"We have identified areas and products where our scale does not provide for meaningful returns," Corbat said in a statement. "We will further increase our operating efficiency by reducing excess capacity and expenses."
 
Nancy Bush, a long-time bank analyst and a contributing editor at SNL Financial, said she expects Corbat will continue reorganising and cutting jobs for two years. "I look at this as the first cut," she said. "Corbat will be forever digging and looking for places to cut, and inevitably personnel will be the biggest part of that."
 
Consumer Banking Cuts
Citi added that the actions are designed to streamline its client coverage model in banking and improve overall productivity in the markets business, especially in areas that have been experiencing continued low profitability such as cash equities.
 
Another 35 per cent of the fourth quarter repositioning charges are expected to be incurred in Global Consumer Banking group, resulting in a reduction of 6,200 positions. As a result, Citi said it expects to either sell or significantly scale back consumer operations in Pakistan, Paraguay, Romania, Turkey and Uruguay.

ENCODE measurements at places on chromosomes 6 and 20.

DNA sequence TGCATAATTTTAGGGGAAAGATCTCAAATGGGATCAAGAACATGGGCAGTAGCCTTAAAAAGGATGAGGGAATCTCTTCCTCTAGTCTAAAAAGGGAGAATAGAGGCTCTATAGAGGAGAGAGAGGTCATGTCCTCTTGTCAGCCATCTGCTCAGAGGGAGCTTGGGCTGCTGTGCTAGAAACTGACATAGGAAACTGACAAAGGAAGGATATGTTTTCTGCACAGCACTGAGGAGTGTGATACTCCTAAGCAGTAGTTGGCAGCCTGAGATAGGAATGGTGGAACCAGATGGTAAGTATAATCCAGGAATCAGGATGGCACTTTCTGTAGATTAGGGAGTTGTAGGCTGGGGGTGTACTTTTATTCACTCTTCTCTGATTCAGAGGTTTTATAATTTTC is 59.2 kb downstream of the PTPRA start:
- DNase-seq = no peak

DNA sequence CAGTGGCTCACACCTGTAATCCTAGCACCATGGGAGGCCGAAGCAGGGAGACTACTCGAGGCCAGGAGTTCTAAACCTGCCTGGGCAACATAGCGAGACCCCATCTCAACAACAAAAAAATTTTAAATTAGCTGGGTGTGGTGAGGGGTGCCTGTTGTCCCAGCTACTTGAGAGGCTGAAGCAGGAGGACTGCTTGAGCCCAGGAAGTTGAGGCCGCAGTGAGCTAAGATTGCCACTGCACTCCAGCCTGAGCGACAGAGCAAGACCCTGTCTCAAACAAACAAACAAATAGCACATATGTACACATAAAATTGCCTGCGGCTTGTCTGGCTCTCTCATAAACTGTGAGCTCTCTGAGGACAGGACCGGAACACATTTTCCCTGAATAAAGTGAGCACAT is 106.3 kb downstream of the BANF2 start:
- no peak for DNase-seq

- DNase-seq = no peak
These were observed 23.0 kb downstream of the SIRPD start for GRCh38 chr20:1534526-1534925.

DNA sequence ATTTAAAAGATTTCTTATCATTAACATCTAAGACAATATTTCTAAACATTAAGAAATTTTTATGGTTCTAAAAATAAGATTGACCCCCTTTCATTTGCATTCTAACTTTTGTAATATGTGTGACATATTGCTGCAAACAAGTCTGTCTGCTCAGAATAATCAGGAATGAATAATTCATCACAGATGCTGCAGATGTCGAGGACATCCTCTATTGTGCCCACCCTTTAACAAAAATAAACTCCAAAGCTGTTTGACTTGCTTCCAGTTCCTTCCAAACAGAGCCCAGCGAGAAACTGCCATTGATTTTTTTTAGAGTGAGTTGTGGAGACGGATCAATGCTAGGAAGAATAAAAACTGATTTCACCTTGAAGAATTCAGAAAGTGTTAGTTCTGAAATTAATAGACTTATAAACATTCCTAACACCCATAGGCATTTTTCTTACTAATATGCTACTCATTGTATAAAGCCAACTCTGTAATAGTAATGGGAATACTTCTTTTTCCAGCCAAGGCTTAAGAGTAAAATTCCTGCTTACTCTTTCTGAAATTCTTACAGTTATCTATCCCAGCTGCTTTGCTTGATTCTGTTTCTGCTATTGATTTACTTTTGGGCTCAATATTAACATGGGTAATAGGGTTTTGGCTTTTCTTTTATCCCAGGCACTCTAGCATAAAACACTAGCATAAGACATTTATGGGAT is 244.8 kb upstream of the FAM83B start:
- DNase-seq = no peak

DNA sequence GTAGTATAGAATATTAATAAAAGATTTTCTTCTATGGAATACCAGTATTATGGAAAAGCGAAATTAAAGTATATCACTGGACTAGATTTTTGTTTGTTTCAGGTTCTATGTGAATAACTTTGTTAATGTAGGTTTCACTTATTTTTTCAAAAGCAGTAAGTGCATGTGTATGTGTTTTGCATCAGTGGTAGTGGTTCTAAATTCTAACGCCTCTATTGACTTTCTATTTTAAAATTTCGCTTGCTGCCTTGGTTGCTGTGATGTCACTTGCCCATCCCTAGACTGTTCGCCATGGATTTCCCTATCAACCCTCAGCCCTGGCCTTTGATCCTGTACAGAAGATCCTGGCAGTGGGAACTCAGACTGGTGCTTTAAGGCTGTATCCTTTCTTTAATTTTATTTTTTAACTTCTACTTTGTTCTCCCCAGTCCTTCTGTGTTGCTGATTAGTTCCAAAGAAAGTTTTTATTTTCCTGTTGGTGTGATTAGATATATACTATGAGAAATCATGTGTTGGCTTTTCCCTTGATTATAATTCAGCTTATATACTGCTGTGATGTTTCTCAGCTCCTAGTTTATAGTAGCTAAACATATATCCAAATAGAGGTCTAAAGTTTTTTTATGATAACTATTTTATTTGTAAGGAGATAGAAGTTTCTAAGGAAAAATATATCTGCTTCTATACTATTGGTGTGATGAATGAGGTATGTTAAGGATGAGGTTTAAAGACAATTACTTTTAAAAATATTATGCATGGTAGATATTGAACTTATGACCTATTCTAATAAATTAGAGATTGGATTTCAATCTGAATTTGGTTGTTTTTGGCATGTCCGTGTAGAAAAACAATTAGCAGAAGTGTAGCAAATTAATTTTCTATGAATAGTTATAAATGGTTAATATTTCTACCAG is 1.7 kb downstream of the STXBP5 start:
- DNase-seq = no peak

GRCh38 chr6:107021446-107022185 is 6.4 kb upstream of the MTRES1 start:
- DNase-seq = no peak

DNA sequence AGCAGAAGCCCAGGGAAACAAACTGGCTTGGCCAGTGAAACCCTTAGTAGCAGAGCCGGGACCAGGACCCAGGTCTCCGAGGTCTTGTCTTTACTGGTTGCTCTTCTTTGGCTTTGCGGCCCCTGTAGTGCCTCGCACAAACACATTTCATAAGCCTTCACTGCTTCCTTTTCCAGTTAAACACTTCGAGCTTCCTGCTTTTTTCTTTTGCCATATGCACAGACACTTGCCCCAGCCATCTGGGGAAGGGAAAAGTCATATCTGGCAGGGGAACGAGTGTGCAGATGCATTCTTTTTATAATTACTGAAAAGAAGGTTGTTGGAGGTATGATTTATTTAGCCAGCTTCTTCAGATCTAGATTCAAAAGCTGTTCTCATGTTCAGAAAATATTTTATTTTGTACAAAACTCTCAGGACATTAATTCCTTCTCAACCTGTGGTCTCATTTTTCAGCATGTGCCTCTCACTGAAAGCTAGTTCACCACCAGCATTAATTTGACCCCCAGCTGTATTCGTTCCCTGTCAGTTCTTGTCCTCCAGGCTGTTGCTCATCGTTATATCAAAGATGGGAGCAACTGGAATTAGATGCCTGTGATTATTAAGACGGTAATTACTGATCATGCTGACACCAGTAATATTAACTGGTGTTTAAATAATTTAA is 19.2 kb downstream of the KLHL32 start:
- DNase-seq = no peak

Citi would instead focus on the 150 cities that have the highest growth potential in consumer banking and concentrate its presence in major metropolitan areas. Citi plans to shed 84 branches in five countries, more than half of them in the US. After the restructuring, the bank will have 4,000 retail branches around the world.The markets affected by the reductions include Brazil (14 branches), Hong Kong (7), Hungary (4), Korea (15) and the US (44). It would however continue to invest in its franchises in these countries.
 
Bush said the bank in the mid-2000s had scattered branches in areas such as Boston and the New York suburbs. "They now need to go back and rethink their whole domestic branch strategy, and international as well," she said.
 
When Citigroup changed CEOs in October, O'Neill said executives would continue the bank's strategy of paring back to operate core businesses more efficiently. The strategy has included emphasising business in major urban areas.